Help your kids get a head start on literacy this summer by writing and illustrating your their own books!
I’m going to put on my teacher hat for a moment here and talk about something I’m seeing both with my own kiddos and with others I work with. The last 2-3 years have caused a huge disruption in learning, and many kids are very behind socially and academically. This isn’t really breaking news, I know, but I’ll lend my voice in saying that the problem is very real.
With this in mind, an activity I’ve been doing with my kids to work on closing some of those literacy gaps is writing our own books. It’s actually very simple to do, and you don’t need strong writing or illustrating skills to get the benefits from this activity. A printer and the wonders of the internet have taken that burden away. Instead, you can focus on the important parts — creating stories, talking about what makes good writing, and reading the stories over and over and over.
Kids love to read things they’ve written. Fact of life. Many children who struggle to get involved in reading love creating and then reading and rereading their own stories. No, they’re not practicing in-the-moment decoding, but the repeated exposure to words has its own benefits. These include familiarity with sight words, practice with fluency, and positive attitudes towards reading. Throw in a little vocabulary expansion and spelling work during the writing process, and this is a literacy goldmine!
And while I’ve emphasized the academic benefits of this write your own book activity, I should mention that it’s just plain fun. My son is currently writing an entire series following Tiger and his many escapades in the forest, and my daughter is on the 2nd installment of the adventures of Foxy and Beary (who are a fox and bear, respectively, because that’s how it goes when you’re 5). They feel like real writers, and they talk all the time about their new ideas. There’s even been a cross-over event where Foxy and Beary met Tiger, and they workshopped that story together over lunch. It’s been a bigger hit than I would have guessed!
How to Write Your Own Book
- Computer paper
- markers or crayons
- glue stick
- Cut the computer paper in half. I use 4 sheets to make a book, but you could use more or less depending on how many pages the book needs to have.
- Talk through the story with your child. What do they want to happen? For younger children (preK-3rd), focus on having a setting, a character, a problem, and a solution. You could use this story map to help them plan. For older children (4th grade +), you could talk about following the 5 parts of a standard plot. This video is an adorable musical introduction to the 5-point plot.
- Once the story is set, help the child write the story on each page of the book. We usually write 1 sentence per page. For my younger child, I write the sentence out on a paper and she copies it down into her book. For my older one, he writes by himself, asking for help as needed.
- We illustrate by finding clipart from the internet that matches the story. We copy/paste it into a document, then print, cut out, and glue the pictures onto the pages. My kids prefer to color their own pictures, so we tend to look for coloring pages to resize and print. Children who are artistically inclined might want to simply illustrate their books themselves.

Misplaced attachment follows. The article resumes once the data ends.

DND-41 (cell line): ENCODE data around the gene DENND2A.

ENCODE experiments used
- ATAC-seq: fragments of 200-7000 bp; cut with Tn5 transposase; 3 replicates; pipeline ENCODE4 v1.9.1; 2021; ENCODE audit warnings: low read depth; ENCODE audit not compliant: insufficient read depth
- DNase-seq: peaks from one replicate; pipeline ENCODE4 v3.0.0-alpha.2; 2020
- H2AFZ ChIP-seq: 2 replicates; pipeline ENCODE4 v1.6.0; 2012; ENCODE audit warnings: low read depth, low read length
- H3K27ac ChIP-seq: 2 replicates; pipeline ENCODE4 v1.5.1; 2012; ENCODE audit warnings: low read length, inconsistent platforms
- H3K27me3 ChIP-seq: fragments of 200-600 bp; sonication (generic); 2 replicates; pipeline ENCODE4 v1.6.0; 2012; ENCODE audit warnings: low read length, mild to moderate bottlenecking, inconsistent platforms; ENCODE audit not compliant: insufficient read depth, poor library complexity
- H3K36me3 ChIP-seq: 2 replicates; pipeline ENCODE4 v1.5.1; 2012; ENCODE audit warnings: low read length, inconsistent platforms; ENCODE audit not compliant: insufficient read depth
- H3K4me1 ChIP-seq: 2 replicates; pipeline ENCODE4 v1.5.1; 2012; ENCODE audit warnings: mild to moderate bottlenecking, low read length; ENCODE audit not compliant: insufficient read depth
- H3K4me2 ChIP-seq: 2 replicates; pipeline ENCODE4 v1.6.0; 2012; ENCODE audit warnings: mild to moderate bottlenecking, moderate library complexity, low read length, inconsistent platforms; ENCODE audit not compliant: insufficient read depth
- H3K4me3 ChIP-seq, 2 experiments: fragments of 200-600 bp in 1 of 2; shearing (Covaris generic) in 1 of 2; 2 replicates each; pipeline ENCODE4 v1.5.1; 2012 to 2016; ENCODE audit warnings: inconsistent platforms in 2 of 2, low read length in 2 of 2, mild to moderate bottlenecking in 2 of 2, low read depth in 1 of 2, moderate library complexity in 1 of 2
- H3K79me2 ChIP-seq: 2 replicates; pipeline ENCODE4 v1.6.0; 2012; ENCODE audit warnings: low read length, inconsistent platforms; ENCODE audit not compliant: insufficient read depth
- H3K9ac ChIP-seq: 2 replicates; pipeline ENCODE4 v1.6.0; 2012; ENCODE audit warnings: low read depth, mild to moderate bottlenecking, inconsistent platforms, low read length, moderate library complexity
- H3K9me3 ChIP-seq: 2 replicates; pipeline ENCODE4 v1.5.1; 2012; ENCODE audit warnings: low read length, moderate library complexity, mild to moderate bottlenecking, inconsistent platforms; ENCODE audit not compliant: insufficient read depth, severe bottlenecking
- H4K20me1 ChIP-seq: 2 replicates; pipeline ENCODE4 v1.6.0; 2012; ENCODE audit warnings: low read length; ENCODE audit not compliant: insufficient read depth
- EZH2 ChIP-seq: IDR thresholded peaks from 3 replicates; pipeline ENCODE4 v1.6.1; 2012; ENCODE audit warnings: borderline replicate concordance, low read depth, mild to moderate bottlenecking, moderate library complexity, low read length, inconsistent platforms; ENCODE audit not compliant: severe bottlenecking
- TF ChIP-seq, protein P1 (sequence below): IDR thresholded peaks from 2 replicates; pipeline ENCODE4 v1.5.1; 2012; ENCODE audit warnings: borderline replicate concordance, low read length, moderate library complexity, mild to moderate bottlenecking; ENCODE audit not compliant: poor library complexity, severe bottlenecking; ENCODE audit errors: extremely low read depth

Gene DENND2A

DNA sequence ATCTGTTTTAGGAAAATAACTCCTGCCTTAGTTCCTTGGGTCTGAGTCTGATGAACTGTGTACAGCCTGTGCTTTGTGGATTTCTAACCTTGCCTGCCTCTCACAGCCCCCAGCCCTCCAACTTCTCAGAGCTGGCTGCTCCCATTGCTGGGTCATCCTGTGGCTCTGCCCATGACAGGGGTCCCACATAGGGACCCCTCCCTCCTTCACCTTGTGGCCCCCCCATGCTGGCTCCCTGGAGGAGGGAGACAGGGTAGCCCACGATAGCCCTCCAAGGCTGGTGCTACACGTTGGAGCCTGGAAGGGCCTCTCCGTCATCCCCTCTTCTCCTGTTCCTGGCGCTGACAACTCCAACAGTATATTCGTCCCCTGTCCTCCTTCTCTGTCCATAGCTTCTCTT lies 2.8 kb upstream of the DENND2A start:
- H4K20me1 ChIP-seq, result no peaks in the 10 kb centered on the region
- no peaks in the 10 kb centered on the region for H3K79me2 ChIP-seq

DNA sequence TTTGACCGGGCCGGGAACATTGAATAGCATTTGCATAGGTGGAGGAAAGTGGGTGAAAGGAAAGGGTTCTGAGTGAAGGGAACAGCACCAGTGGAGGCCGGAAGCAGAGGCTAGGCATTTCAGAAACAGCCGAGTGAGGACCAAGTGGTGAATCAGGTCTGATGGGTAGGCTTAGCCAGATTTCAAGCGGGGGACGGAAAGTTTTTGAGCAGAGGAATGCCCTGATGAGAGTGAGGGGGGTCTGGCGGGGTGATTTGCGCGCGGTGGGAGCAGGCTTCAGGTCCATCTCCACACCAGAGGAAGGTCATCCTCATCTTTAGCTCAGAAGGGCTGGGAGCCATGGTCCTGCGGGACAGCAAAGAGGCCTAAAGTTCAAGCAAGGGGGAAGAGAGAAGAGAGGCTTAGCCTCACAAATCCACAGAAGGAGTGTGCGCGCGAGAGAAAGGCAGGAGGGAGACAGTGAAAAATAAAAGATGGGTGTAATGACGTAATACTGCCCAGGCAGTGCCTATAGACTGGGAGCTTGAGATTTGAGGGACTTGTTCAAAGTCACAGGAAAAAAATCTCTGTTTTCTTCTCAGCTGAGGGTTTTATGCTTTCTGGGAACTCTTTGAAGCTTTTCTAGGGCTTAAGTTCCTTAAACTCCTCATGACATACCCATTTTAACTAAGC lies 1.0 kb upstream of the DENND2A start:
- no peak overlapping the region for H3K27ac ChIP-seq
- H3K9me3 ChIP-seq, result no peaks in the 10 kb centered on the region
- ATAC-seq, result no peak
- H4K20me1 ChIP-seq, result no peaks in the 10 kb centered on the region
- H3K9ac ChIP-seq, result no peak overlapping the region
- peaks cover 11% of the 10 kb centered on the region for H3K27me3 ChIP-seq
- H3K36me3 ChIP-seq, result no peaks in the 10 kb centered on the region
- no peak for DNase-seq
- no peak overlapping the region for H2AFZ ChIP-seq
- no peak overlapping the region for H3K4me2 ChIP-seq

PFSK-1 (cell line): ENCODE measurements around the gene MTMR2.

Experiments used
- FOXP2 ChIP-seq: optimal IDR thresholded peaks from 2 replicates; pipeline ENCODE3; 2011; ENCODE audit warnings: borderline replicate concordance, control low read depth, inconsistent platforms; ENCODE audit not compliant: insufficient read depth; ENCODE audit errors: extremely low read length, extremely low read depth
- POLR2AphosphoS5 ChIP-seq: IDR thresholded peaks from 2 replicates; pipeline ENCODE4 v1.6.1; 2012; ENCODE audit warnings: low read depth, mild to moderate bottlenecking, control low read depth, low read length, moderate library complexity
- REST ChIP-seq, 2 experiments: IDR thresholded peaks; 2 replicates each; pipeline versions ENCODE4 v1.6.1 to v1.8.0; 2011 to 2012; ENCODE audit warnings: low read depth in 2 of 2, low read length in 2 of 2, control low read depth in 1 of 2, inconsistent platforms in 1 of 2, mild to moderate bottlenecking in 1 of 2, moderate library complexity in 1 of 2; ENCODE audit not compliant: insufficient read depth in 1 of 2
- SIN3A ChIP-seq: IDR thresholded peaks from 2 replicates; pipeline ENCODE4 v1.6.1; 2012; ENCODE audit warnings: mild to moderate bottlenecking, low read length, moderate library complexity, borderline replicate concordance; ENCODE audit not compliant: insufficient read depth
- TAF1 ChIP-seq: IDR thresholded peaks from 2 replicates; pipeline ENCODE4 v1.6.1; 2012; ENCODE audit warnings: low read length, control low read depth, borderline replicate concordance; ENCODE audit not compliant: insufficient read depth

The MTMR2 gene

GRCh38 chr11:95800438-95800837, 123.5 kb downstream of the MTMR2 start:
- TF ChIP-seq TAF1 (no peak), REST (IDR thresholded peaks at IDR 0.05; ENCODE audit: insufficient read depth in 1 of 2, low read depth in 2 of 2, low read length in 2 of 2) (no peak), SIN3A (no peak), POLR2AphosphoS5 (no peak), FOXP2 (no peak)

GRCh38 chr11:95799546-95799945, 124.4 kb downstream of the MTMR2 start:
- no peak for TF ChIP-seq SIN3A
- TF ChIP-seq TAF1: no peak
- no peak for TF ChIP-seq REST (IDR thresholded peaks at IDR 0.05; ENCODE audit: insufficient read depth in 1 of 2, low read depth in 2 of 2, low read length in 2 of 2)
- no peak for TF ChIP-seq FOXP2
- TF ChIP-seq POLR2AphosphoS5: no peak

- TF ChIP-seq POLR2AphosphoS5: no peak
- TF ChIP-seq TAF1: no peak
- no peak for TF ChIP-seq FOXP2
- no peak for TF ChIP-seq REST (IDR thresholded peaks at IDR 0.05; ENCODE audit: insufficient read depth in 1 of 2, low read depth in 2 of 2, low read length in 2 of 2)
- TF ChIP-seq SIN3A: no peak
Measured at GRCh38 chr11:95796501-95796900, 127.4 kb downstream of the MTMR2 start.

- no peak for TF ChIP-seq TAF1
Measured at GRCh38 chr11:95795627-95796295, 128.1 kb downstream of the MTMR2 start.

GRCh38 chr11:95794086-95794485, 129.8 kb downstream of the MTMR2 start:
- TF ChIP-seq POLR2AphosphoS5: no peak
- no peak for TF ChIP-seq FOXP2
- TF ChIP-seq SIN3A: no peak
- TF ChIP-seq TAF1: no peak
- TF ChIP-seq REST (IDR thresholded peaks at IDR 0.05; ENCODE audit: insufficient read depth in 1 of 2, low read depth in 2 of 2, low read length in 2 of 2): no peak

- Read the book! Over and over again. Again, repeated reading builds automaticity, fluency, and general reading strength, so call Grandma and read over Zoom. Show off to Daddy or Mommy when they get home from work. Read to younger siblings, and even have your kiddos read their stories to themselves!
Literacy Focus Points
There are many, many curricular points you can work on while writing your own book. These are just a few that I’ve used as discussion and practice points with my children:
- Conflict — Why do stories need to have a problem? What kinds of problems can stories have (characters vs characters, characters vs nature, characters vs themselves)? What kind of problem does this story have? What kind of problem could you put in your next story?
- Character Development — Who is your main character? How do they change by the end of the story? What kind of a person (animal, etc) are they? Are they nice or mean?
- Setting — Where does the story take place? When does it take place? Would it be a different story if it was in _________? How?
- Point of View — Who will tell the story? Will it be the narrator or one of the characters? Would it be different if someone else told the story? Older children (4th grade +) might be ready for the idea of 1st (character tells the story) and 3rd (narrator tells the story) person points of view. This song will absolutely get stuck in your head and you will never wonder about the difference between POV again!
- Language Choice and Transitions — How would changing one word for another make this page different (“screamed” or “whispered” for “said,” as an example)? My kids like to say “And then,” at the beginning of each page, so I’ve worked on pushing them towards using other transitions, like “next,” or “after that.” Here’s a list of story transitions that you could encourage kids to play around with. How does changing the transition words make a story different?
You can do as much or as little as you’d like with this one. I wouldn’t get too worried about including every element of literacy with your child for every story they work on. Remember, just the act of creating and reading their book has huge benefits for kiddos!